The stories are subtle, weird, and challenging. Birrell pushes the realist mode about as far as it will go without becoming something else. The characters in the stories are emotional, funny, and definitely human, but the pl
...more
Kendra
Apr 01, 2012 rated it really liked it
Shelves: own-it
A thoroughly satisfying collection of stories from Heather Birrell. I bought this book at the Coach House Spring 2012 Launch Party after hearing Heather read from "My Friend Taisie".

Mad Hope is a well-curated collection with stories that connect when reading them together, although of course they are all very different characters and plots. I find it's essential for me to read story collections that have some tie that binds then all together (usually thematically), otherwise I'm left disoriente
...more
Lori
from publisher

Read 10/1/12 - 10/6/12
3 Stars - Recommended to fans of short stories that take a look inward and aren't always obvious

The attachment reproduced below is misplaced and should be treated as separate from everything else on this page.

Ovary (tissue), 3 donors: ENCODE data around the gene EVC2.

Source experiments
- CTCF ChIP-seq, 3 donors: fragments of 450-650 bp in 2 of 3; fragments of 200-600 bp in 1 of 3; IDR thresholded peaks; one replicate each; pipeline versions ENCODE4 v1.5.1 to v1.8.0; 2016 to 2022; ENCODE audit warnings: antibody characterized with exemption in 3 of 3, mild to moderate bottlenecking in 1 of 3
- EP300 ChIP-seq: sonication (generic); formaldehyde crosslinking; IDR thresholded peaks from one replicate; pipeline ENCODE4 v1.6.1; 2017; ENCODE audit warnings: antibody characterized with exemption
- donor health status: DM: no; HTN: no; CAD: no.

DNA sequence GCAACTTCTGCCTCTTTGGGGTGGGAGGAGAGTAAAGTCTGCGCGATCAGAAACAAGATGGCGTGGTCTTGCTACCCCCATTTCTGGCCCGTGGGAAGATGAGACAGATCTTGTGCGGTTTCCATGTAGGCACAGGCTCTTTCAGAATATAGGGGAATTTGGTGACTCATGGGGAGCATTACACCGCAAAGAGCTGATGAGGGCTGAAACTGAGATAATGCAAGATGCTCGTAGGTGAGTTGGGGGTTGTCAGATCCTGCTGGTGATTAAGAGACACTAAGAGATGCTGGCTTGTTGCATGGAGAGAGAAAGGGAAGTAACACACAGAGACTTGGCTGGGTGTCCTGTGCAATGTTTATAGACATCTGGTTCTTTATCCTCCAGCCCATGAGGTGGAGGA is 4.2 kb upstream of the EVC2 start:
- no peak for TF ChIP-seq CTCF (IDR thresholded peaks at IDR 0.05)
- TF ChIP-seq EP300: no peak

Pgs: 223
Publisher: Coach House

One of the things I like most about reading short story collections is the hunt for the connections. Sometimes, the authors make it extremely easy and connect the dots from story to story for you - every story might contain the same narrator (Jesus' Son); every story may take place in the same town (Volt); every story is a fantastical f
...more
Hanne
Sep 03, 2012 rated it it was amazing
Recommended to Hanne by: The Next Best Book Club
Shelves: short-stories
"He understood the power of naming, the great mess of meaning that trailed after a word like cans clanking along behind the bride and groom's car"

There is not much i can say to do these stories justice. Anything I say will be like a badly tuned piano being 'played' by my 3-year old niece. But I'll try, and I hope that by mentioning how much I loved this, and using a lot of quotes, some people will get curious enough to pick up a copy.